The Gorgeous Guide to Robin Hood’s Bay
by Northern Life
Did you know that Robin Hood’s Bay was named one of the 25 top beaches in the world by Passport Magazine who said:
“It’s a photographer’s and scenery-gulper’s delight: the centuries-old houses and byways of the village rising behind, the craggy coast filled with Jurassic fossils and rolling grey waters, the beachcombing and strolling.
Walking on the beach here is like stepping into the history and pre-history books, or, more appropriately, the ancient legends combined with some modern-day pirate stories from this isolated smuggler’s cove.”
We couldn’t agree more and think that everyone should visit at least once (we are pretty sure though you will want to go back again and again). Here is our Gorgeous Guide to Robin Hood’s Bay!
A historic village!
From the cliff-top views at the top of Robin Hood’s Bay to the beach at the bottom (not to mention the maze of cobbled streets inbetween) there is plenty to enjoy in this historic village.
It dates all the way back to the 16th century and by the 1900s was reputed to be a haven for smugglers. The maze of narrow cobbled streets were ideal for transporting contraband goods from fishing boats through a series of passageways and boltholes. The Old Coastguard Station on the edge of the sea gives a fascinating insight into this secret history!
Fishing was the main occupation for many inhabitants of the Bay and this reached its peak in the 19th century. It is still a great spot to catch some fish if you fancy trying to catch some for your supper!
A mosaic wall has recently been completed which runs to the beach at the bottom of the bay which commemorates the history of the town along with memories from current residents and visitors.
Where to eat in Robin Hood’s Bay
Nowadays Robin Hood’s Bay is a haven for tourists and there are plenty of great choices to stop for a bite to eat including The Bay Hotel, which dates back to 1828. This dog-friendly pub and restaurant is located in The Dock and marks the end of the Coast-to-Coast walk from St Bees.
The Wayfarer Bistro has a selection of fresh seafood on their menu along with local beef and lamb. Head there on a Sunday and you can get two meals and a bottle of wine for £20. Another Sunday speciality is the Victoria Hotel’s Curry Night, the food is accompanied by some live Blues played by local musician Steve Phillips.
If music is your thing then you may also want to try Tea, Toast and Post. This former Post Office now serves a variety of tea and toast (it’s really all in the name) and has an extensive juke box and regular live performances.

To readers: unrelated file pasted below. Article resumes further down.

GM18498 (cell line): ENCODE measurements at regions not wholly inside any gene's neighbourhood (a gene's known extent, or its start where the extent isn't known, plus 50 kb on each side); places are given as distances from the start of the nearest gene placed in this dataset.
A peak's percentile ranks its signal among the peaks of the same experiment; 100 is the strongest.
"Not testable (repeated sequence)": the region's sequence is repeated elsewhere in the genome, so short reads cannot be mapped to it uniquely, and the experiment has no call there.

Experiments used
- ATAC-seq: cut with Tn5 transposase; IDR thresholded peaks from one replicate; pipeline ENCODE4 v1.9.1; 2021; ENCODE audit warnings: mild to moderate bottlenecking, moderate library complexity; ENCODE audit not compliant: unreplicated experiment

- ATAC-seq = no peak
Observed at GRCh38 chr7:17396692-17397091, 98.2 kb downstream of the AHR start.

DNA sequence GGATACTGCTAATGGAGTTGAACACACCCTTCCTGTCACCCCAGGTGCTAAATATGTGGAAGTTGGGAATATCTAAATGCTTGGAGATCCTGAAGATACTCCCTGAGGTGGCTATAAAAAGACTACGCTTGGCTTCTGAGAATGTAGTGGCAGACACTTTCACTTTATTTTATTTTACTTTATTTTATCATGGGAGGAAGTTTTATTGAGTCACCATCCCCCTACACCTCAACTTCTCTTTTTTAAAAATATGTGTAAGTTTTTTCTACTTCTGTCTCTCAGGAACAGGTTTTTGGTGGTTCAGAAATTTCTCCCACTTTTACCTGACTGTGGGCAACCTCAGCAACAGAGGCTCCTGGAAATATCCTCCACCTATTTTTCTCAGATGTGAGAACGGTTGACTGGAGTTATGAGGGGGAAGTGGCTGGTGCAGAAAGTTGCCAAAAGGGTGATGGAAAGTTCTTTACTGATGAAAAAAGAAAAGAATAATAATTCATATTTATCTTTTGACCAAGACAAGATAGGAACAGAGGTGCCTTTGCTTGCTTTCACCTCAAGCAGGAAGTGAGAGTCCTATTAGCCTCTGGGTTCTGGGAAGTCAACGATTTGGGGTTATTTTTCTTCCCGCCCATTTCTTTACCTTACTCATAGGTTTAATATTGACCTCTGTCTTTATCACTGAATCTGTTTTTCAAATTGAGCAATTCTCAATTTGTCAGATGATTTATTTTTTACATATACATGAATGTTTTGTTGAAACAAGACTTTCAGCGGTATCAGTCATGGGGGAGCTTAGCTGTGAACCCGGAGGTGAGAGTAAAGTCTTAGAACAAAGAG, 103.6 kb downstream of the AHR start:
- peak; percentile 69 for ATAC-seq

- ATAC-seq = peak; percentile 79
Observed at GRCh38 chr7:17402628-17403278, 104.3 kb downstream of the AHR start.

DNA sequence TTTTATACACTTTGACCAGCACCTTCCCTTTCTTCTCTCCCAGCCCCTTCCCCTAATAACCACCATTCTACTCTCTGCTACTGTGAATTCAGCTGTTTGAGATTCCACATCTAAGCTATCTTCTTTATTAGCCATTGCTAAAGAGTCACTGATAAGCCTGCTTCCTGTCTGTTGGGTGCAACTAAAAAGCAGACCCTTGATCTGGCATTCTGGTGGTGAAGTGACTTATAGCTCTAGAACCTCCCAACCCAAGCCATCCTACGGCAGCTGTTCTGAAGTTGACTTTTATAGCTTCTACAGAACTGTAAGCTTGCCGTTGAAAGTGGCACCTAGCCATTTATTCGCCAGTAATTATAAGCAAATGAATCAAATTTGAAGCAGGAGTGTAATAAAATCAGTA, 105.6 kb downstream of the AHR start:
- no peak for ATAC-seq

For a romantic candle-lit meal, try Smuggler’s Bistro. It has a great location that’s is just a few metres from the beach.
And if you are in the mood for traditional Fish and Chips (well you are at the seaside) try The Fish Box. There are plenty of outside picnic benches if you want to eat them al fresco or a café inside for when the weather is bad.
Walks to try
The position of Robin Hood’s Bay makes it an ideal spot for walking – the Cleveland Bay runs right through the village.
Head one way and you will reach Ravenscar in around five to six miles. This cliff-top walk has some some stunning views so it is well worth doing at least some of it – even if you don’t walk regularly.
Walk the other way and Whitby is about seven miles away. Spend a few hours exploring this well-loved town and famous abbey before heading back to Robin Hood’s Bay.
What to do
There’s a good reason why the North York Moors coastline is nicknamed the ‘Dinosaur Coast’. The coastal rocks date back to the Jurassic period which makes Robin Hood’s Bay a great place to hunt for fossils. Spend a day at the beach and see what hidden treasures you can find.
Children can burn off some energy at a children’s park (opposite The Fish Box) which includes a special built pirate’s ship and lots of climbing frames for them to burn off some energy. They will also love a trip afterwards to Browns Chocolate Heaven where there is a chocolate fountain along with a range of other sweet treats.
If you fancy trying something a bit different you can join one of the regular ghost walks through the town. This spooky walk will take you through various alleyways where you will learn about some of the supernatural history of Robin Hood’s Bay.
If you have built up a thirst while exploring the village, Baytown brewery produces a range of local beers to sample during your visit. Try them all during their Beer Tasting Smuggler’s Tour which also includes a guided walk through the town plus tea and scones at the Victoria Hotel. You can also call into The Laurel Inn for a drink or two – it has a bar made out of solid rock!
Where to stay
Whether you are looking for a romantic cottage for two or a large property for ten, there will be something available in Robin Hood’s Bay. Take a look at these options:
Albion Hall – Sleeps 10
A four bedroom luxurious holiday home near the bottom of Robin Hood’s Bay
Apple Farm Cottage – Sleeps 6
This 17th-century farmhouse has been transformed into a three bedroom holiday home
Feather’s Nest – Sleeps 2
One-bedroom cottage with exposed walls and beams that looks over the Bay
Little Pearl – Sleeps 2
A stylish cottage that’s just a short walk from the beach.
Millbrook – Sleeps 4
A great choice for small families that comes with a private courtyard
The Boathouse – Sleeps 2
An atmospheric nautical bolthole in the heart of Robin Hood’s Bay.
Vale View – Sleeps 6
This spacious holiday home is located in Fylingthorpe, just a short walk from Robin Hood’s Bay.